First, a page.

Unpainted paintings in Rotterdam; artists from the new EU in Vienna; Japanese treasures in Berlin and medieval Jewry in Speyer are all featured this week in European exhibitions.
Sculptor Sandra Munzel's work is on show in Bremen
Who's Afraid of Beauty?
The work of four young sculptors is on display at the Gerhard Marcks House in the northern German city of Bremen. The pieces by Dutch artists Liet Heringa and Maarten Van Kalsbeek, who have collaborated since 1998, and Sandra Munzel and Michael Nitsche, both from Germany, all deal with beauty. In an attempt to affect the viewer physically and psychically, the sculptures fluctuate between attraction and repulsion, fascination and complexity.
"No Fear of Beauty" is on show at the Gerhard Marcks House until Feb. 20. The exhibition is open Tuesday - Sunday from 10 a.m. - 6 p.m.
Emil Nolde (1867-1956) created his series of " ungemalte Bilder" -- 'unpainted pictures' -- between 1938 and 1945, when the Nazis had forbidden the German expressionist painter to practice his art. One hundred of the watercolors, showing northern German landscapes, individuals figures and groups of dancers, are being exhibited at the Chabot Museum in Rotterdam, the Netherlands. Nolde stopped using oil paints during the period for fear that the smell would betray him during searches of his house.
Ungemalte Bilder - Watercolors from the Nolde-Stiftung Collection is on show until Jan. 31. The Museum is open to visitors Tuesday - Friday from 10 a.m. - 4:30 p.m., Saturday from 11 a.m. - 5 p.m. and Sunday from 12 p.m. - 5 p.m.
The New EU
Trevor Borg's "By the way," mixed media on board, 2001, at the Vienna Künstlerhaus
Contemporary art from 20 artists from the new European Union members states is on show in the Vienna Künstlerhaus under the title "The New Ten." Instead of choosing artists representative of their countries, the curators chose "outstanding" artists, Künstlerhaus head Manfred Nehrer said of the exhibition. The selection ranges from Slovenia's Viktor Bernik to the Latvian group Famous Five and the Czech Republic's Ivan Kafka. The irony "with which we survived history" is the common thread running through many of 50 works, according to Latvian curator Raminta Jurenaite.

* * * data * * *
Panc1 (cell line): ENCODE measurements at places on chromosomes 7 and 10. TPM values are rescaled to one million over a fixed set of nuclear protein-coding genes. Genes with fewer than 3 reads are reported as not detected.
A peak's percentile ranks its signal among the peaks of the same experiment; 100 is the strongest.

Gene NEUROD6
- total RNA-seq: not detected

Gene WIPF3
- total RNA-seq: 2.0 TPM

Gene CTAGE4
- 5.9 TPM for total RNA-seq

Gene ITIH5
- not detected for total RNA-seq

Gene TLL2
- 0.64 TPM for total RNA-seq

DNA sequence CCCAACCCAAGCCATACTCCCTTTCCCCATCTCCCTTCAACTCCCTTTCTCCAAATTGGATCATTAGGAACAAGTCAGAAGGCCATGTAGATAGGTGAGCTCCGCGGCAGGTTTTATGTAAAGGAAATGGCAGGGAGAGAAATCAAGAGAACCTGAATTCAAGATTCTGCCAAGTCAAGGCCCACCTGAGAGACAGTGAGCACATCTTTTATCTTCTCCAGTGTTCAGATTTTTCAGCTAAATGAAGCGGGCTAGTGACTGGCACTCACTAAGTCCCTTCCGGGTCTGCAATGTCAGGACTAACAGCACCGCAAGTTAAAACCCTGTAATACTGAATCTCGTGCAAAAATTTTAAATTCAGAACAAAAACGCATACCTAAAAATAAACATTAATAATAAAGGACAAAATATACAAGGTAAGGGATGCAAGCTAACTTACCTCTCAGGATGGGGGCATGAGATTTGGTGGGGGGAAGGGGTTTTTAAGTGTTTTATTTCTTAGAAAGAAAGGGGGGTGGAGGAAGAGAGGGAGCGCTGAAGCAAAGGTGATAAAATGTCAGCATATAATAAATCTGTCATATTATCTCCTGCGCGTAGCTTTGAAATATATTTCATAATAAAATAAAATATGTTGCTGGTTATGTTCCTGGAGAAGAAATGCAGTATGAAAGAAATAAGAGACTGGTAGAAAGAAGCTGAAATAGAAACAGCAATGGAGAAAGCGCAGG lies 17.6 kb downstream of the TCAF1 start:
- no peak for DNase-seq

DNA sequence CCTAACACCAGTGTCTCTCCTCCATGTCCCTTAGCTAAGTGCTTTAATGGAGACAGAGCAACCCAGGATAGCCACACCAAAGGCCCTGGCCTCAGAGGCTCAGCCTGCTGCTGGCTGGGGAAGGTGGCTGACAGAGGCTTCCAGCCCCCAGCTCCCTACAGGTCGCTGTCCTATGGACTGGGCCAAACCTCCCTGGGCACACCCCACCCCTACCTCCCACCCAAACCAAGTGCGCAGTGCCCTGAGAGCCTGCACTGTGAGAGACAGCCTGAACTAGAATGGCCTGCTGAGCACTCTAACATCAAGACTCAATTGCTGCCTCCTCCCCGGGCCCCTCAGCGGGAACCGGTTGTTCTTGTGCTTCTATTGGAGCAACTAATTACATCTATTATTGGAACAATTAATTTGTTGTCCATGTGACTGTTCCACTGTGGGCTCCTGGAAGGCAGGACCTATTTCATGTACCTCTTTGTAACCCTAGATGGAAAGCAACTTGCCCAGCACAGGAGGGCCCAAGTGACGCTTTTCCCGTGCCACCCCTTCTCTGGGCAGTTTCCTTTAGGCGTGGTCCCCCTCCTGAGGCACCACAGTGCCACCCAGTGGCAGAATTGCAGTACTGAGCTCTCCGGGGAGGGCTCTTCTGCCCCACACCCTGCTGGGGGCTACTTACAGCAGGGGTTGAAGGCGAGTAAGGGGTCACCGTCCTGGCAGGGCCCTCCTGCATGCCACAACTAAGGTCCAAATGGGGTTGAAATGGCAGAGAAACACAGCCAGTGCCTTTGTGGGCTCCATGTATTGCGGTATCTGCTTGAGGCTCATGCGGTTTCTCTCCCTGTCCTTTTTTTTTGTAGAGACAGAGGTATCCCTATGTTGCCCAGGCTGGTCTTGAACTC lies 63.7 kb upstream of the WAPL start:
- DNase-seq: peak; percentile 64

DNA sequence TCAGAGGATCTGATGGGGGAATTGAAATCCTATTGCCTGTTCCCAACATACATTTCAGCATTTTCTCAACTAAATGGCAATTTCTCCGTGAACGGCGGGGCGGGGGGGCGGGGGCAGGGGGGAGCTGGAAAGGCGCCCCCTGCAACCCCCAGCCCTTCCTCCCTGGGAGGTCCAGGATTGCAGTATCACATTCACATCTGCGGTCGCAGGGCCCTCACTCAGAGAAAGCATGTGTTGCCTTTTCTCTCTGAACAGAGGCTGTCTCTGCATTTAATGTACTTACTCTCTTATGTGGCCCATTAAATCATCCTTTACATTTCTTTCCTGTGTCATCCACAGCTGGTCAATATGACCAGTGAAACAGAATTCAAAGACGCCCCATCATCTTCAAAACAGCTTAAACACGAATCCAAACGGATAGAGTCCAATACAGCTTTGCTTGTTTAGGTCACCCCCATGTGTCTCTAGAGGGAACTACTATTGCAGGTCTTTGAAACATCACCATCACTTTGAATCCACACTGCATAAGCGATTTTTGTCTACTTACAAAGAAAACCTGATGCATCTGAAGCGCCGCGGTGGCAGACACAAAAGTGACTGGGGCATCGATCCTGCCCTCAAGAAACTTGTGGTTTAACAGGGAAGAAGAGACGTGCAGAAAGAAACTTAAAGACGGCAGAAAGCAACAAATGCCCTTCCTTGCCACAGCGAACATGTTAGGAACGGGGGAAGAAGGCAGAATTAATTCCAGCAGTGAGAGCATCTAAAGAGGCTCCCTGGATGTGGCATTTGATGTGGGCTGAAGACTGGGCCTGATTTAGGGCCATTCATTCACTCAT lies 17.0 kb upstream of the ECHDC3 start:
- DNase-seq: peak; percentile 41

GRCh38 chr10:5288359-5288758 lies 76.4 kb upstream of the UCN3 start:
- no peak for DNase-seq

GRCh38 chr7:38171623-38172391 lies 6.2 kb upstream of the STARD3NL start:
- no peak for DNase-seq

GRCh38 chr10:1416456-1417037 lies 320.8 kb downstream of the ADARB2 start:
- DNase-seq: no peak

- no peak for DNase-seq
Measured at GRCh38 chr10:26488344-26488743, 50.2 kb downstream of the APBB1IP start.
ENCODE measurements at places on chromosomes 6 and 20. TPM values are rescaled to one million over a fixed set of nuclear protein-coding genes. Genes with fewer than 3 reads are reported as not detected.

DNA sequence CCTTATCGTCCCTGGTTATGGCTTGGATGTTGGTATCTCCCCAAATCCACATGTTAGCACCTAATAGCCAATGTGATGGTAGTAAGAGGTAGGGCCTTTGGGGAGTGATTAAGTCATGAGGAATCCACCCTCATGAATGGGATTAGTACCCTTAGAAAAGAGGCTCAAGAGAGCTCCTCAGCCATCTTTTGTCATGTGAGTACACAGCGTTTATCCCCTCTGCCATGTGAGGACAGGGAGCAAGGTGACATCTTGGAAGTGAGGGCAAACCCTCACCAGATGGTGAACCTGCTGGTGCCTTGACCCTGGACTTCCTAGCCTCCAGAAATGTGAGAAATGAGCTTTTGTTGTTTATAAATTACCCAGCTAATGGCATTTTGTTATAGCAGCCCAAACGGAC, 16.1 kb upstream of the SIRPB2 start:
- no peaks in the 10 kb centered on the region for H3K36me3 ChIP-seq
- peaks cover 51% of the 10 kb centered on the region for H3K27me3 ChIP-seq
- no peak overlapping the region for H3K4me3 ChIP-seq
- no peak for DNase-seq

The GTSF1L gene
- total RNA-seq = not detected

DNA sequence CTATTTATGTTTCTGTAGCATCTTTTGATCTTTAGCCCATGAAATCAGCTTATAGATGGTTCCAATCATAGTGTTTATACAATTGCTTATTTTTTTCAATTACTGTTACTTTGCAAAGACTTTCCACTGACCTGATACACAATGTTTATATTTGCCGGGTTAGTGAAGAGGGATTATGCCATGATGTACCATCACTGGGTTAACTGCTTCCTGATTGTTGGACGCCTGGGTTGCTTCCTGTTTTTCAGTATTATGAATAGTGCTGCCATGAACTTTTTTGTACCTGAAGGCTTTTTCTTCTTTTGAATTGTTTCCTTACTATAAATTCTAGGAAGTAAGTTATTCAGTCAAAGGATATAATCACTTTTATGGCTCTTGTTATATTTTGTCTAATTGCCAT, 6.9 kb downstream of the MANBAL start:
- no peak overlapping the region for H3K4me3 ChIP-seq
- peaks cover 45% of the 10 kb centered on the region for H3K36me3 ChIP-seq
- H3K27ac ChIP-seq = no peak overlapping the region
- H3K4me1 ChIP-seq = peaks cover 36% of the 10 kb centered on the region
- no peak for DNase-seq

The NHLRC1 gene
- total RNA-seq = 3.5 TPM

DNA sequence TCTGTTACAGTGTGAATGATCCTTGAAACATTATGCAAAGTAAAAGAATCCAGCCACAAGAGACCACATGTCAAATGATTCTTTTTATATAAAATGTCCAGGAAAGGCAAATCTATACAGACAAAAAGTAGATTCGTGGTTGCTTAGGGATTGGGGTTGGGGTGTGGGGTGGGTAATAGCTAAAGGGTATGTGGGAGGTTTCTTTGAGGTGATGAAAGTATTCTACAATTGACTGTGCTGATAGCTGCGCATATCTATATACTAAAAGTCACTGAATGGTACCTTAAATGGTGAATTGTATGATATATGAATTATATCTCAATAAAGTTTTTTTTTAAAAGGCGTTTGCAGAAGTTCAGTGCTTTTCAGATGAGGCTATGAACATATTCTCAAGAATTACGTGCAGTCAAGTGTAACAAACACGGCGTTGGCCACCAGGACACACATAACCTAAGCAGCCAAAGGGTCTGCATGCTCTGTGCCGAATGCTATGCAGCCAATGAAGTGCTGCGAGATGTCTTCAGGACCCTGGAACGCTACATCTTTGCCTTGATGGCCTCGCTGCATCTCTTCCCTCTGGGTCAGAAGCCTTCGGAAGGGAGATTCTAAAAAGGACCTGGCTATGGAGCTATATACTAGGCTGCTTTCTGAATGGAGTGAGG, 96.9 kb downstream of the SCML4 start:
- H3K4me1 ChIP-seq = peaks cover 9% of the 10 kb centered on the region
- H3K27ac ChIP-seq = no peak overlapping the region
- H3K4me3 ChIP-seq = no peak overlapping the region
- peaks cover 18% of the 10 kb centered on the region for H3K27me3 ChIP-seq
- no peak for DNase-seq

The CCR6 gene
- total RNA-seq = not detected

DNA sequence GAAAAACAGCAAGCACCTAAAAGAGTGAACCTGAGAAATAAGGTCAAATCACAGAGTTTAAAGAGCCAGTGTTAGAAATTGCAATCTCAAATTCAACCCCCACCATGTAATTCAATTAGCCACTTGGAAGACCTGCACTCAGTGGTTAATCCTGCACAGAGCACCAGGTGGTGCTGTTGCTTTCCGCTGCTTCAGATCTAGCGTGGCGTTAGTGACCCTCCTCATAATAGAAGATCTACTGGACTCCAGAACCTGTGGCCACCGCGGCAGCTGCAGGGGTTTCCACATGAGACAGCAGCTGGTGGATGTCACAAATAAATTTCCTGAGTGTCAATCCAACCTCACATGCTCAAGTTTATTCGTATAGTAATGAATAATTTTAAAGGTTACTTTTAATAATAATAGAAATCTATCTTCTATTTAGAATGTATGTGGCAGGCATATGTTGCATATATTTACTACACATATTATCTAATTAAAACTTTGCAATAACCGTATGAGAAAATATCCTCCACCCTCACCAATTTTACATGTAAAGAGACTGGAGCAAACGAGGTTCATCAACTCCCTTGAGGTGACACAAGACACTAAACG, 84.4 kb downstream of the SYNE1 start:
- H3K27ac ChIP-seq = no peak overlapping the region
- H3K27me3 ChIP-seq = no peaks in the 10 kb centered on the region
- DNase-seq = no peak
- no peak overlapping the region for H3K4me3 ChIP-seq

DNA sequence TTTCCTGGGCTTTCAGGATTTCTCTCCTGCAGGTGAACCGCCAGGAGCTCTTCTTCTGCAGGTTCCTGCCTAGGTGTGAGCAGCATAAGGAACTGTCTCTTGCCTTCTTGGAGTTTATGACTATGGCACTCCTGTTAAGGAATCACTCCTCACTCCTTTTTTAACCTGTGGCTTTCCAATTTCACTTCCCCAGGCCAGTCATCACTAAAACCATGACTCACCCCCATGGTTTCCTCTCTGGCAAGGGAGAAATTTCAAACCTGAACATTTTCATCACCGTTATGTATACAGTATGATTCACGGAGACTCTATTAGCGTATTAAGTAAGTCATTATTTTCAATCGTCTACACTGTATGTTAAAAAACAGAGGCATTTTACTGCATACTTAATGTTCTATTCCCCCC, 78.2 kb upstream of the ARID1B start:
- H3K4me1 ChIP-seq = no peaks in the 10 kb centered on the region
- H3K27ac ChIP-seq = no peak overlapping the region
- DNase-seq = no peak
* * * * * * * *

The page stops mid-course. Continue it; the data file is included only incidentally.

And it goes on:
"The New Ten" opens Nov. 28 and runs until January 16. Vienna Künstlerhaus is open Tuesday - Sunday from 10 a.m. - 6 p.m., on Thursday until 9 p.m.
Golden ceremonial shoes from a Japanese king's grave
The most comprehensive survey of Japanese archeology ever is on display at Berlin's Martin-Gropius-Bau, according to organizers. "Time of the Dawn" encompasses the period from the Japanese island chain's earliest settlement, at least 40,000 years ago, to the introduction of Buddhism in the 6th century and the Asuka and Nara period in the 7th and 8th centuries. Years of work went into ensuring that the roughly 1,500 objects, most of which have never been shown outside of Japan, were collected in the German capital for the exhibition.
"Time of the Dawn" runs until Jan. 31. The exhibition can be viewed Wednesday through Monday from 10 a.m. - 8 p.m.
Medieval German Jewry
A stone menora from the 7th century on show in Speyer.
In honor of the 900th anniversary of the Speyer synagogue, one of the oldest and most important Jewish buildings in Europe (though now a ruin), the Historic Museum of the Palatinate is showing an exhibition on European Jews during medieval times. Under the patronage of German President Horst Köhler and Spanish King Juan Carlos, the show examines the two centers of European Jewry -- the Sephardim of the Iberian Peninsula and the Ashkenazim of Central Europe -- from the 11th to 16th centuries. The exhibition aims to illustrate the ways the two Jewish traditions' contributed to the spiritual, religious and economic development of medieval Europe. Around 300 valuable objects, including architectural fragments from synagogues and ritual baths, Hebrew manuscripts and religious articles.
"Europe's Jews in the Middle Ages" is on show until March 20. The exhibition is open Tuesday - Sunday from 10 a.m. - 6 p.m.